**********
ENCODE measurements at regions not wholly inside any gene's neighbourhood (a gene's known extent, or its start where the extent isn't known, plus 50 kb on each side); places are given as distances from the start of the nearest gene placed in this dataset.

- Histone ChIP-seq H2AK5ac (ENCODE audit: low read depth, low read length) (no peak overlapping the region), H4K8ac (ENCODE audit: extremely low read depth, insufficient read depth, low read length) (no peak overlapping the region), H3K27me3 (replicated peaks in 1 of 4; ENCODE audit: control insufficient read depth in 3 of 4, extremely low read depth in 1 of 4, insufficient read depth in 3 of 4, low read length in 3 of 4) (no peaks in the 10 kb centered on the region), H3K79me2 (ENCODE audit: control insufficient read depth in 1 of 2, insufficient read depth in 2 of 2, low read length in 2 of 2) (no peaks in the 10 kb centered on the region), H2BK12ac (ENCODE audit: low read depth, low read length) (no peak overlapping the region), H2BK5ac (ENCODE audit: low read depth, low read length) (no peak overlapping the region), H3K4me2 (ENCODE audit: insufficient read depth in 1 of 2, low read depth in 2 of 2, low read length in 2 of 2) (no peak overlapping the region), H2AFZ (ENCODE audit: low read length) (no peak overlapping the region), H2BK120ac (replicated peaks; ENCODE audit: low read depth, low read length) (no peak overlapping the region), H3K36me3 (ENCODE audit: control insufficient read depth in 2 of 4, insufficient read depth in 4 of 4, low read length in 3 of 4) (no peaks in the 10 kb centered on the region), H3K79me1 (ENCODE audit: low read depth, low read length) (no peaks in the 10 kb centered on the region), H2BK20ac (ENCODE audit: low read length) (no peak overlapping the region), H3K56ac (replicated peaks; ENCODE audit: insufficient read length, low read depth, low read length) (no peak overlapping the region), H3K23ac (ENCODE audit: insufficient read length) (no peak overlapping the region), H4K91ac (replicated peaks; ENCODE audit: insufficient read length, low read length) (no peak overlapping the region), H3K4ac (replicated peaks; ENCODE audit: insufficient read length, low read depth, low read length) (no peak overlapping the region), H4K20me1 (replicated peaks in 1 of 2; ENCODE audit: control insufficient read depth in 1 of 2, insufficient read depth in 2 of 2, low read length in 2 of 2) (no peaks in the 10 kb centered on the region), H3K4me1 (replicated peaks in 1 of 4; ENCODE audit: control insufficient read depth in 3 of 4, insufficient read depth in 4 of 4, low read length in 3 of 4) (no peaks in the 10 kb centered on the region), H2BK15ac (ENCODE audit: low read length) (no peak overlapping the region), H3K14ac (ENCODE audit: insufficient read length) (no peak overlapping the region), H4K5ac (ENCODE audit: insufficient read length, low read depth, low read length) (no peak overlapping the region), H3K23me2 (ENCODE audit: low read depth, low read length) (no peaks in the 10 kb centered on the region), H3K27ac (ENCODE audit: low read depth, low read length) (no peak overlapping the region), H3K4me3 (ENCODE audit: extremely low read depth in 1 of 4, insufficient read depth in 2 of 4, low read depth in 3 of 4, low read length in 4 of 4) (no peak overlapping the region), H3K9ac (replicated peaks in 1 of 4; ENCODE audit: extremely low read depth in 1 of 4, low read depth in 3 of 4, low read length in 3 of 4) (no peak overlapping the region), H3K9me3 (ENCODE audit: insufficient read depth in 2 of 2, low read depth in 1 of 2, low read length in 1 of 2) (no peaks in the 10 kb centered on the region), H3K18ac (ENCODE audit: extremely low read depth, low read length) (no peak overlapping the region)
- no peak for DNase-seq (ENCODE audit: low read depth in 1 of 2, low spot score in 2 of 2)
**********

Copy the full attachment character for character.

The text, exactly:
ENCODE measurements at regions not wholly inside any gene's neighbourhood (a gene's known extent, or its start where the extent isn't known, plus 50 kb on each side); places are given as distances from the start of the nearest gene placed in this dataset.

- Histone ChIP-seq H2AK5ac (ENCODE audit: low read depth, low read length) (no peak overlapping the region), H4K8ac (ENCODE audit: extremely low read depth, insufficient read depth, low read length) (no peak overlapping the region), H3K27me3 (replicated peaks in 1 of 4; ENCODE audit: control insufficient read depth in 3 of 4, extremely low read depth in 1 of 4, insufficient read depth in 3 of 4, low read length in 3 of 4) (no peaks in the 10 kb centered on the region), H3K79me2 (ENCODE audit: control insufficient read depth in 1 of 2, insufficient read depth in 2 of 2, low read length in 2 of 2) (no peaks in the 10 kb centered on the region), H2BK12ac (ENCODE audit: low read depth, low read length) (no peak overlapping the region), H2BK5ac (ENCODE audit: low read depth, low read length) (no peak overlapping the region), H3K4me2 (ENCODE audit: insufficient read depth in 1 of 2, low read depth in 2 of 2, low read length in 2 of 2) (no peak overlapping the region), H2AFZ (ENCODE audit: low read length) (no peak overlapping the region), H2BK120ac (replicated peaks; ENCODE audit: low read depth, low read length) (no peak overlapping the region), H3K36me3 (ENCODE audit: control insufficient read depth in 2 of 4, insufficient read depth in 4 of 4, low read length in 3 of 4) (no peaks in the 10 kb centered on the region), H3K79me1 (ENCODE audit: low read depth, low read length) (no peaks in the 10 kb centered on the region), H2BK20ac (ENCODE audit: low read length) (no peak overlapping the region), H3K56ac (replicated peaks; ENCODE audit: insufficient read length, low read depth, low read length) (no peak overlapping the region), H3K23ac (ENCODE audit: insufficient read length) (no peak overlapping the region), H4K91ac (replicated peaks; ENCODE audit: insufficient read length, low read length) (no peak overlapping the region), H3K4ac (replicated peaks; ENCODE audit: insufficient read length, low read depth, low read length) (no peak overlapping the region), H4K20me1 (replicated peaks in 1 of 2; ENCODE audit: control insufficient read depth in 1 of 2, insufficient read depth in 2 of 2, low read length in 2 of 2) (no peaks in the 10 kb centered on the region), H3K4me1 (replicated peaks in 1 of 4; ENCODE audit: control insufficient read depth in 3 of 4, insufficient read depth in 4 of 4, low read length in 3 of 4) (no peaks in the 10 kb centered on the region), H2BK15ac (ENCODE audit: low read length) (no peak overlapping the region), H3K14ac (ENCODE audit: insufficient read length) (no peak overlapping the region), H4K5ac (ENCODE audit: insufficient read length, low read depth, low read length) (no peak overlapping the region), H3K23me2 (ENCODE audit: low read depth, low read length) (no peaks in the 10 kb centered on the region), H3K27ac (ENCODE audit: low read depth, low read length) (no peak overlapping the region), H3K4me3 (ENCODE audit: extremely low read depth in 1 of 4, insufficient read depth in 2 of 4, low read depth in 3 of 4, low read length in 4 of 4) (no peak overlapping the region), H3K9ac (replicated peaks in 1 of 4; ENCODE audit: extremely low read depth in 1 of 4, low read depth in 3 of 4, low read length in 3 of 4) (no peak overlapping the region), H3K9me3 (ENCODE audit: insufficient read depth in 2 of 2, low read depth in 1 of 2, low read length in 1 of 2) (no peaks in the 10 kb centered on the region), H3K18ac (ENCODE audit: extremely low read depth, low read length) (no peak overlapping the region)
- no peak for DNase-seq (ENCODE audit: low read depth in 1 of 2, low spot score in 2 of 2)